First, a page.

However, as Andheri resident Raji Chacko found out, this doesn’t help if you are the wrong skin colour. Raji is a English Literature graduate from Sophia College and has worked as an editor in newspapers and MNCs - KPMG and Lehman Brothers (later acquired by the Nomura Group), among others. After more than 11 years of working with English, she sold off her assets, enrolled in CELTA and packed her bags. “I had hoped that this would pave the way for teaching opportunities in non-English speaking nations,” she says. “I had no expectations of finding jobs in Europe; I assumed they would be filled by British or American citizens; I was hoping Latin America or East Asia.” She found that East Asian countries don’t issue work permits to non-native English teachers.
“Europeans look for someone with an EU visa to make their hiring process relatively pain-free,”she says. Almost every job advert specifies a similar requirement. “Some Asian countries require a photograph with the application,” Raji adds. “While it might be merely to establish that you look professional, the niggling thought that it’s also to ascertain if you are the correct skin colour is difficult to banish and is reiterated in CELTA-related forums. A forum once pointed out that some Taiwanese schools take into account the skin colour so that parents feel they are getting their money’s worth.”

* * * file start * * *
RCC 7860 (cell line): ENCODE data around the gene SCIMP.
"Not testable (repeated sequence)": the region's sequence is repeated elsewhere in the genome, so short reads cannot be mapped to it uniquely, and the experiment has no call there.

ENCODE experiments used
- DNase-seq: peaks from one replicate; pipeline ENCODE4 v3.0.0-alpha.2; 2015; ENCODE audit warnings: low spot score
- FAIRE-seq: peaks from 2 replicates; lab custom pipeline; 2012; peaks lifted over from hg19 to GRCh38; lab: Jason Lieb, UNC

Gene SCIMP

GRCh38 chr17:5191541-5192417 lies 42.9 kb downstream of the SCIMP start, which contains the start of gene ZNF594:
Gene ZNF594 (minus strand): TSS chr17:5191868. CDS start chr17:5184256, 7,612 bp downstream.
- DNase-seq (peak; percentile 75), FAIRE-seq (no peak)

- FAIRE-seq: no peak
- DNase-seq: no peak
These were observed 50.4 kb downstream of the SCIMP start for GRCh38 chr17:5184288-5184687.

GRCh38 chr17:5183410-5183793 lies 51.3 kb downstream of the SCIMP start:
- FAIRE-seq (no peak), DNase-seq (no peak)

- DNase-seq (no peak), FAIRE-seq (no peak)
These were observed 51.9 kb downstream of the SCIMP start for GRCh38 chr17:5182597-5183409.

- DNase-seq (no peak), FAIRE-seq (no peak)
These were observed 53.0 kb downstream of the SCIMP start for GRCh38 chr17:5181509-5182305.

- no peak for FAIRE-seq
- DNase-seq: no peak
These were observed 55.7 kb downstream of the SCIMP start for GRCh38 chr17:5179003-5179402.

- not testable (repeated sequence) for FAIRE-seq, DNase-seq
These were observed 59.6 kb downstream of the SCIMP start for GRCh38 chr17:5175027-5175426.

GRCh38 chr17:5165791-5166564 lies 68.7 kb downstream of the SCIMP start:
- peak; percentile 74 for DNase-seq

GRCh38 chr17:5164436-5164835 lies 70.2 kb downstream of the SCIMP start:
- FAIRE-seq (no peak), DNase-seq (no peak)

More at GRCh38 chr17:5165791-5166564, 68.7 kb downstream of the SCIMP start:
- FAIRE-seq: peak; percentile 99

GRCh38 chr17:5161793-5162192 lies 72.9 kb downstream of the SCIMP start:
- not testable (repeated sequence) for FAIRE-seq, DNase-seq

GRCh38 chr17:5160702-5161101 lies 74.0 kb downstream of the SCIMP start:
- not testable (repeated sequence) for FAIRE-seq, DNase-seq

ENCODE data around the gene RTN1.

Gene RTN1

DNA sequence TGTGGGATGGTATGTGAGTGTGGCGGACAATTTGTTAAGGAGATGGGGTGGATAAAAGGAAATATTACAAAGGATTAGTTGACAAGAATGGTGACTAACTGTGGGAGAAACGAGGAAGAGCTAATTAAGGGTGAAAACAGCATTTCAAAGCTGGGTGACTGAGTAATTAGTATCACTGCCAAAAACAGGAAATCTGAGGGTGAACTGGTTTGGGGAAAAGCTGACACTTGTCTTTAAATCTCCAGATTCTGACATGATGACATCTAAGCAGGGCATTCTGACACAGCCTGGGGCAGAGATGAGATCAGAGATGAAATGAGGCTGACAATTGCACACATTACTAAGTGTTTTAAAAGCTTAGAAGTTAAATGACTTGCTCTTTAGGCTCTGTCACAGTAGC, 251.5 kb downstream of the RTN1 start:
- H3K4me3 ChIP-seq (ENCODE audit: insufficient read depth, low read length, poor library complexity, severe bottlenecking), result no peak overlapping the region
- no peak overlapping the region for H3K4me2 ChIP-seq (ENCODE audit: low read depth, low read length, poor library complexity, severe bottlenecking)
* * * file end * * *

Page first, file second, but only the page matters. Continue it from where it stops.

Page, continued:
In one instance, an Indian of Iranian descent breezed through interviews and applications until they saw her school certificates, which were from India. “I don’t look like a traditional Indian and my accent is neutral,” explains the 30-year-old. Manikandan Vasudevan, a commerce graduate, took up CELTA to become a corporate trainer abroad. Even he’s been shown the ‘Only Native English Speakers’ sign.
The Asian Brand:
Stuart, a recruiter in China, confirms the bias, “CELTA and TESOL (Teachers of English to Speakers of Other Languages) graduates from India face an extremely difficult challenge in finding jobs in China. We work with over 300 schools and universities and all of them are now asking for ‘native-speakers’ only. The ‘Big Six’ are the UK and Ireland, USA, Canada, Australia, New Zealand and South Africa (whose native language is Afrikaans, which has Dutch origin).”